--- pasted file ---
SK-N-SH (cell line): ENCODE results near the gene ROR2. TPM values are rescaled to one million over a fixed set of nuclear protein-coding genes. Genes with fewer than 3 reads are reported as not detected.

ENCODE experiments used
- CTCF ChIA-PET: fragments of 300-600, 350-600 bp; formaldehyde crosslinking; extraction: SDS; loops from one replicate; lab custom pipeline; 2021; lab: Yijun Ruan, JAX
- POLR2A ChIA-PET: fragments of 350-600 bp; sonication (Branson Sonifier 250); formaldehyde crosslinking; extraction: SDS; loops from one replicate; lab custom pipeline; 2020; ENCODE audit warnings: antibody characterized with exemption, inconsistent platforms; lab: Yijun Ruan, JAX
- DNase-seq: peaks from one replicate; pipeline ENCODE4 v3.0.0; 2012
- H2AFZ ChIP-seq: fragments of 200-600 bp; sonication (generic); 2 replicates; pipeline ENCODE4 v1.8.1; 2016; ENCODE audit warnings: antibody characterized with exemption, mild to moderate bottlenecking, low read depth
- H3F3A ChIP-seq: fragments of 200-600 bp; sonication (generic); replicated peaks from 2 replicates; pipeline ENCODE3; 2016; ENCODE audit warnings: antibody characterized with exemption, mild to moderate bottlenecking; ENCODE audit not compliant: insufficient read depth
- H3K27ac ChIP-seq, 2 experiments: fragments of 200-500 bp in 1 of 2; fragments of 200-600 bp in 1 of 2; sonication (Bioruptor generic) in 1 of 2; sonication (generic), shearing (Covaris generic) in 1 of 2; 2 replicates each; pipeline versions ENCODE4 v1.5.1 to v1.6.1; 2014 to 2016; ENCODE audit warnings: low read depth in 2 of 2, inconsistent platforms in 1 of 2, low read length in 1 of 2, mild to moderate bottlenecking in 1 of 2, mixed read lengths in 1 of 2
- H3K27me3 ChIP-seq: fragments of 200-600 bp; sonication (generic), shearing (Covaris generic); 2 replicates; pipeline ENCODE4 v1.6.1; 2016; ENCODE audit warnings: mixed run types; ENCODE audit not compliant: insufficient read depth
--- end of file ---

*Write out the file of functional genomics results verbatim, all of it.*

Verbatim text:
SK-N-SH (cell line): ENCODE results near the gene ROR2. TPM values are rescaled to one million over a fixed set of nuclear protein-coding genes. Genes with fewer than 3 reads are reported as not detected.

ENCODE experiments used
- CTCF ChIA-PET: fragments of 300-600, 350-600 bp; formaldehyde crosslinking; extraction: SDS; loops from one replicate; lab custom pipeline; 2021; lab: Yijun Ruan, JAX
- POLR2A ChIA-PET: fragments of 350-600 bp; sonication (Branson Sonifier 250); formaldehyde crosslinking; extraction: SDS; loops from one replicate; lab custom pipeline; 2020; ENCODE audit warnings: antibody characterized with exemption, inconsistent platforms; lab: Yijun Ruan, JAX
- DNase-seq: peaks from one replicate; pipeline ENCODE4 v3.0.0; 2012
- H2AFZ ChIP-seq: fragments of 200-600 bp; sonication (generic); 2 replicates; pipeline ENCODE4 v1.8.1; 2016; ENCODE audit warnings: antibody characterized with exemption, mild to moderate bottlenecking, low read depth
- H3F3A ChIP-seq: fragments of 200-600 bp; sonication (generic); replicated peaks from 2 replicates; pipeline ENCODE3; 2016; ENCODE audit warnings: antibody characterized with exemption, mild to moderate bottlenecking; ENCODE audit not compliant: insufficient read depth
- H3K27ac ChIP-seq, 2 experiments: fragments of 200-500 bp in 1 of 2; fragments of 200-600 bp in 1 of 2; sonication (Bioruptor generic) in 1 of 2; sonication (generic), shearing (Covaris generic) in 1 of 2; 2 replicates each; pipeline versions ENCODE4 v1.5.1 to v1.6.1; 2014 to 2016; ENCODE audit warnings: low read depth in 2 of 2, inconsistent platforms in 1 of 2, low read length in 1 of 2, mild to moderate bottlenecking in 1 of 2, mixed read lengths in 1 of 2
- H3K27me3 ChIP-seq: fragments of 200-600 bp; sonication (generic), shearing (Covaris generic); 2 replicates; pipeline ENCODE4 v1.6.1; 2016; ENCODE audit warnings: mixed run types; ENCODE audit not compliant: insufficient read depth